The U.S. Navy’s new stealth destroyer, the Zumwalt, slipped unannounced Thursday into Portland Harbor.

In keeping with its intended mission, the warship emerged from the fog just off Cape Elizabeth shortly before 3 p.m. and caught Maine’s largest city by complete surprise.

The 610-foot ship sailed past Portland Head Light and docked at the Ocean Gateway terminal on Portland’s eastern waterfront. It was expected to leave at midnight and continue sea trials after dropping off and picking up personnel and supplies.

Annie Seuffert, 39, of Portland, was playing with her 2-year-old son, Julian, at the pebble beach at Fort Williams Park when she looked up and saw the warship. As the Zumwalt passed by Portland Head Light, a ray of afternoon sunlight poked through the overcast skies and bathed the ship in a yellow glow.

“I know it’s a boat, but what is it?” Seuffert asked.

“It’s creeping me out,” said her friend, Sara Heeley, who was at the beach with her 4-year-old daughter.


Up on Munjoy Hill, Lynne Panico, a retired engineer from Bath Iron Works, saw what looked like a cloud on the horizon. Then she realized it was the Zumwalt, which she had helped design, and ran down to the Ocean Gateway terminal to greet it.

“I came running down here on my brand new hip,” she said.

“I call it the ghost ship,” said Ernest Bowie, 79, a retired BIW electrician who lives in Portland, as he joined the small crowd near the terminal. “It’s a weird-looking thing.”

Built by Bath Iron Works, the Zumwalt cost the U.S. Treasury $4.3 billion – more than half the assessed value of all the homes and commercial buildings in Portland combined.

The Zumwalt is the first ship of a new class of high-tech destroyers. Its deckhouse is entirely enclosed atop the angular ship, which sits low in the water, like the iron-hulled steamship the USS Monitor, the first ironclad warship commissioned by the Union Navy.



For many, the ship looks like a prop for a science fiction movie. For others, the pyramid design evokes a floating temple from the Aztec empire.

The antennas, dishes and other pieces of the ship’s communication and surveillance systems are tucked away, as are the “small boats” used to ferry special operations forces ashore.

On radar, the ship looks more like a small fishing boat than a 600-foot warship.

The Navy is considering arming it with a rail gun – which forgoes the gunpowder in the shells of conventional naval guns and instead uses high-powered electromagnetic pulses along a set of rails to shoot a projectile at supersonic speeds. It maintains enough kinetic energy that it doesn’t require any kind of high-explosive payload when it reaches its target.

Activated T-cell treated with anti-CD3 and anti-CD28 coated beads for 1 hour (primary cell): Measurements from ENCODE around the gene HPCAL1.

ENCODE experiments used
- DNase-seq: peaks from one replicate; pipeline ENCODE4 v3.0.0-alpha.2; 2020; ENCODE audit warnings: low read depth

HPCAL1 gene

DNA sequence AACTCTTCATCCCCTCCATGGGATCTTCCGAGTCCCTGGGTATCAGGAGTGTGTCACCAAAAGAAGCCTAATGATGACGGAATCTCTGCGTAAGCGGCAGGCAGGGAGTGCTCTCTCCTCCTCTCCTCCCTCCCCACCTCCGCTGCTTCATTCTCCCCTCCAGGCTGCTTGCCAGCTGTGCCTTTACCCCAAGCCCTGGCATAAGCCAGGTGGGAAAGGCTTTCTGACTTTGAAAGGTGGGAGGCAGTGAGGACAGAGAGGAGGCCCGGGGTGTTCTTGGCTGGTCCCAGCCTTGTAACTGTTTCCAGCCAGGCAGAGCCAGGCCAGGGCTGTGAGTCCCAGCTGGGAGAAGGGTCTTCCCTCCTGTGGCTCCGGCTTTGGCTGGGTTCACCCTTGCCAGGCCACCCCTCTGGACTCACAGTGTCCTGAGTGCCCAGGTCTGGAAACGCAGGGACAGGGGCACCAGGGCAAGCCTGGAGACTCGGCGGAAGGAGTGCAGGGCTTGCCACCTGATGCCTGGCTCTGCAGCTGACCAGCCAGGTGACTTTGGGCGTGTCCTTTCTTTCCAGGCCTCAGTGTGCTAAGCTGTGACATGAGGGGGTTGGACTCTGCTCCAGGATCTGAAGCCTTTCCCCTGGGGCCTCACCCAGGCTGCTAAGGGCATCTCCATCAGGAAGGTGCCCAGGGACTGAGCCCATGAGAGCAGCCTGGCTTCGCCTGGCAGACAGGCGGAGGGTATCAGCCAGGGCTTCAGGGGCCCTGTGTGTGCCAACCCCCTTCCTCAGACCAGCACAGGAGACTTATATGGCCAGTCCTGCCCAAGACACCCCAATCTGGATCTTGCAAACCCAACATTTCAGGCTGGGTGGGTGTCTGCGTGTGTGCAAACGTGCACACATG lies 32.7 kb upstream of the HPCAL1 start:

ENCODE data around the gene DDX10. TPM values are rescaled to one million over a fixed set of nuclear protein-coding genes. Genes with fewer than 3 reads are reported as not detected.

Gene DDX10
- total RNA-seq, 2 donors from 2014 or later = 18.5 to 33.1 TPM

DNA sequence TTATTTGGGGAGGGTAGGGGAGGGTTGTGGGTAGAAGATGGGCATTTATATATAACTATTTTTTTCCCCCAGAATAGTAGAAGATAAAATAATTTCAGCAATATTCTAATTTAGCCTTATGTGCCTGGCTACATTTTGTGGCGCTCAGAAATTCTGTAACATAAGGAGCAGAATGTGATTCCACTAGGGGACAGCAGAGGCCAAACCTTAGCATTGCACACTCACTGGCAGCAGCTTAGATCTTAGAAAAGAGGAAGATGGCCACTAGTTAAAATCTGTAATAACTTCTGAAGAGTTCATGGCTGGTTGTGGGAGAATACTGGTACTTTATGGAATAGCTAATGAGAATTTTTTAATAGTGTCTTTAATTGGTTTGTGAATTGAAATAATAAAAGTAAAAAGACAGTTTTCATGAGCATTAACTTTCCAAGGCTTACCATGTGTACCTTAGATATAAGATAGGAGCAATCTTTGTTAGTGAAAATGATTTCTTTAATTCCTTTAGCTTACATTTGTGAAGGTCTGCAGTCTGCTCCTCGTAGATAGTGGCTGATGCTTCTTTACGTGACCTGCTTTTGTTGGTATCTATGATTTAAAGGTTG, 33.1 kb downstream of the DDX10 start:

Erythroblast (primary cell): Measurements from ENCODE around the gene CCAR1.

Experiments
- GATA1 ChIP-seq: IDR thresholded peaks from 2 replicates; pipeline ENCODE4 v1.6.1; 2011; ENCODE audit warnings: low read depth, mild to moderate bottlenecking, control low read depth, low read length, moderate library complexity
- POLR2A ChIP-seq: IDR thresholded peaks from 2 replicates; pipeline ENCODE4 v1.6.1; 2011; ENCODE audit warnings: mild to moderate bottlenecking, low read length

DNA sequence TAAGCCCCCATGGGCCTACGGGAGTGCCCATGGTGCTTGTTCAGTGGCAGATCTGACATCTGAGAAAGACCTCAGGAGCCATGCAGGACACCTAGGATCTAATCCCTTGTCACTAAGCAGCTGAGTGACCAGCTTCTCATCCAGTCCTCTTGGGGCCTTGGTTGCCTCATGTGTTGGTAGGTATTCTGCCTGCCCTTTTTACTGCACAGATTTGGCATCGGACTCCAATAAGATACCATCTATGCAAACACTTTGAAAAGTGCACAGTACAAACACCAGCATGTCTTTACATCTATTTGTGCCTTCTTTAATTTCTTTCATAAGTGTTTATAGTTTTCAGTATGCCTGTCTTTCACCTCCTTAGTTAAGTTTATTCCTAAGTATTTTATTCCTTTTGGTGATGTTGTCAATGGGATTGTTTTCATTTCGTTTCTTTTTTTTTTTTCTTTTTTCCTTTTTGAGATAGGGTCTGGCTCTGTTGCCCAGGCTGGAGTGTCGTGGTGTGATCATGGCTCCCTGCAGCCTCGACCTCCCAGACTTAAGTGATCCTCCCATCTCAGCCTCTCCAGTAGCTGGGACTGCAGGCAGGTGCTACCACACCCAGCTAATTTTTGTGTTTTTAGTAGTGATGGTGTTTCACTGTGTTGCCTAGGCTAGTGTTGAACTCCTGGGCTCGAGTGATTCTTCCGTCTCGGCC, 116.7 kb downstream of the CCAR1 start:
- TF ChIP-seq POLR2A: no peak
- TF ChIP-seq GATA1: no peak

The Zumwalt is the Navy’s first surface warship to feature all-electric propulsion, which is powered by two gas turbines capable of generating 78 megawatts – enough electricity to light 780,000 100-watt light bulbs. That’s sufficient to handle the ship’s propulsion, weaponry and other electricity needs.



The DDG-1000 is the largest destroyer ever built for the Navy, at 15,000 tons based on the weight of the water it displaces.

With the help of two tugs, the ship docked at the Ocean Gateway in the same berth previously used by the Nova Star. A crane placed a temporary gangway between the Zumwalt and the ramp that vehicles had used to get on the ferry.

The shiphad drawn large crowds as it steamed out of Bath on Monday, and the first video images of the vessel underway have been watched by millions of people around the globe.

The Navy and BIW won’t disclose the schedule or route of the ship, citing security concerns. In 2000, terrorists bombed the USS Cole, a Navy guided-missile destroyer, while it was being refueled in the Yemeni port of Aden. Seventeen American sailors were killed.

BIW still retains possession of the Zumwalt. Once the Navy accepts possession and commissions the ship at a ceremony, it will be called the USS Zumwalt.

CORRECTION: This story was updated at 9:01 a.m. on Friday, Dec. 11 to correct the number of sailors killed aboard the USS Cole.

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